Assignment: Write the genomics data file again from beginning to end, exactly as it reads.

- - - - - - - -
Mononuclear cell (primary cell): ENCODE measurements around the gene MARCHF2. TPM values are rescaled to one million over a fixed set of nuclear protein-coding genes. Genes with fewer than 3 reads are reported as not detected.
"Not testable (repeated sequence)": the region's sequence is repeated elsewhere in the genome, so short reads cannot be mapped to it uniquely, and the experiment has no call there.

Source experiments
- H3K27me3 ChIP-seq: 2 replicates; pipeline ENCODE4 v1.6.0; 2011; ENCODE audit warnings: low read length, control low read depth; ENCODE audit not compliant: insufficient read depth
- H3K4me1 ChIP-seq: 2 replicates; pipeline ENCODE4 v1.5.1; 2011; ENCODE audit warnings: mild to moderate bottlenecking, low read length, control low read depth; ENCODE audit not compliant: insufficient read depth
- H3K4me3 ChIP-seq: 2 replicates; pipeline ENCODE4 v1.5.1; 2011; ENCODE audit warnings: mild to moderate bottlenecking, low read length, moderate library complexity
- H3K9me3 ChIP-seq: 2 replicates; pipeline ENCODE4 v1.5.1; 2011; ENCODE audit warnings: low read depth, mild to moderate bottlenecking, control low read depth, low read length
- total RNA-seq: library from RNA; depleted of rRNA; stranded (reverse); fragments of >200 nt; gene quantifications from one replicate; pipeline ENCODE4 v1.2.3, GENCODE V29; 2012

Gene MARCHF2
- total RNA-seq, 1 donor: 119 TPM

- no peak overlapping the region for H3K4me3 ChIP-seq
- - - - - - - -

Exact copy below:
Mononuclear cell (primary cell): ENCODE measurements around the gene MARCHF2. TPM values are rescaled to one million over a fixed set of nuclear protein-coding genes. Genes with fewer than 3 reads are reported as not detected.
"Not testable (repeated sequence)": the region's sequence is repeated elsewhere in the genome, so short reads cannot be mapped to it uniquely, and the experiment has no call there.

Source experiments
- H3K27me3 ChIP-seq: 2 replicates; pipeline ENCODE4 v1.6.0; 2011; ENCODE audit warnings: low read length, control low read depth; ENCODE audit not compliant: insufficient read depth
- H3K4me1 ChIP-seq: 2 replicates; pipeline ENCODE4 v1.5.1; 2011; ENCODE audit warnings: mild to moderate bottlenecking, low read length, control low read depth; ENCODE audit not compliant: insufficient read depth
- H3K4me3 ChIP-seq: 2 replicates; pipeline ENCODE4 v1.5.1; 2011; ENCODE audit warnings: mild to moderate bottlenecking, low read length, moderate library complexity
- H3K9me3 ChIP-seq: 2 replicates; pipeline ENCODE4 v1.5.1; 2011; ENCODE audit warnings: low read depth, mild to moderate bottlenecking, control low read depth, low read length
- total RNA-seq: library from RNA; depleted of rRNA; stranded (reverse); fragments of >200 nt; gene quantifications from one replicate; pipeline ENCODE4 v1.2.3, GENCODE V29; 2012

Gene MARCHF2
- total RNA-seq, 1 donor: 119 TPM

- no peak overlapping the region for H3K4me3 ChIP-seq